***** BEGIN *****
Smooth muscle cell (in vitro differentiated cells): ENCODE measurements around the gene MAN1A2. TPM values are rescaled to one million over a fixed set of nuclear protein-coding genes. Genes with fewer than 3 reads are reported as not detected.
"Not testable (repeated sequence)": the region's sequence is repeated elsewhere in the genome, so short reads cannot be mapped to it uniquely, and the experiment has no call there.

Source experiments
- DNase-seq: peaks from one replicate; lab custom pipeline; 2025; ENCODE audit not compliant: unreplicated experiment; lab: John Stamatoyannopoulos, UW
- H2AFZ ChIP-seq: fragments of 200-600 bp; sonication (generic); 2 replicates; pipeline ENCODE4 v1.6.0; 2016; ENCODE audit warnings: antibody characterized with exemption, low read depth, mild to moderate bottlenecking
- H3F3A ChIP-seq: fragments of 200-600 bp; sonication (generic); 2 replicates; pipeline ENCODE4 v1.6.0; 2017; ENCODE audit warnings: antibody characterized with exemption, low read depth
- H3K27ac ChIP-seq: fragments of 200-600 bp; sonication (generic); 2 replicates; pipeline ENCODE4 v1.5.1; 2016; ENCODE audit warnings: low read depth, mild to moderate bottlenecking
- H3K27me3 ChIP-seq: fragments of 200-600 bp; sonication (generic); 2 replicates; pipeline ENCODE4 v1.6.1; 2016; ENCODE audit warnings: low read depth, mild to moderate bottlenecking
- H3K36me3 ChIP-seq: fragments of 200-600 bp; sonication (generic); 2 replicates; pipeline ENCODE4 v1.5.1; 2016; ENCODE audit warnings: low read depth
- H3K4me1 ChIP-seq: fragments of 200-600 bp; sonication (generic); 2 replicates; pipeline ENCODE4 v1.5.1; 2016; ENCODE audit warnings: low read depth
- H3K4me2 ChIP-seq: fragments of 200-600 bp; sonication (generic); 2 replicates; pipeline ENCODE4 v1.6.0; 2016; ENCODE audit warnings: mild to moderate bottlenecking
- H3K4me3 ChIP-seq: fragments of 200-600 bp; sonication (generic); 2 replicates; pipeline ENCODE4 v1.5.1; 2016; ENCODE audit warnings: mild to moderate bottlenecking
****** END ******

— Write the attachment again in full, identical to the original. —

Smooth muscle cell (in vitro differentiated cells): ENCODE measurements around the gene MAN1A2. TPM values are rescaled to one million over a fixed set of nuclear protein-coding genes. Genes with fewer than 3 reads are reported as not detected.
"Not testable (repeated sequence)": the region's sequence is repeated elsewhere in the genome, so short reads cannot be mapped to it uniquely, and the experiment has no call there.

Source experiments
- DNase-seq: peaks from one replicate; lab custom pipeline; 2025; ENCODE audit not compliant: unreplicated experiment; lab: John Stamatoyannopoulos, UW
- H2AFZ ChIP-seq: fragments of 200-600 bp; sonication (generic); 2 replicates; pipeline ENCODE4 v1.6.0; 2016; ENCODE audit warnings: antibody characterized with exemption, low read depth, mild to moderate bottlenecking
- H3F3A ChIP-seq: fragments of 200-600 bp; sonication (generic); 2 replicates; pipeline ENCODE4 v1.6.0; 2017; ENCODE audit warnings: antibody characterized with exemption, low read depth
- H3K27ac ChIP-seq: fragments of 200-600 bp; sonication (generic); 2 replicates; pipeline ENCODE4 v1.5.1; 2016; ENCODE audit warnings: low read depth, mild to moderate bottlenecking
- H3K27me3 ChIP-seq: fragments of 200-600 bp; sonication (generic); 2 replicates; pipeline ENCODE4 v1.6.1; 2016; ENCODE audit warnings: low read depth, mild to moderate bottlenecking
- H3K36me3 ChIP-seq: fragments of 200-600 bp; sonication (generic); 2 replicates; pipeline ENCODE4 v1.5.1; 2016; ENCODE audit warnings: low read depth
- H3K4me1 ChIP-seq: fragments of 200-600 bp; sonication (generic); 2 replicates; pipeline ENCODE4 v1.5.1; 2016; ENCODE audit warnings: low read depth
- H3K4me2 ChIP-seq: fragments of 200-600 bp; sonication (generic); 2 replicates; pipeline ENCODE4 v1.6.0; 2016; ENCODE audit warnings: mild to moderate bottlenecking
- H3K4me3 ChIP-seq: fragments of 200-600 bp; sonication (generic); 2 replicates; pipeline ENCODE4 v1.5.1; 2016; ENCODE audit warnings: mild to moderate bottlenecking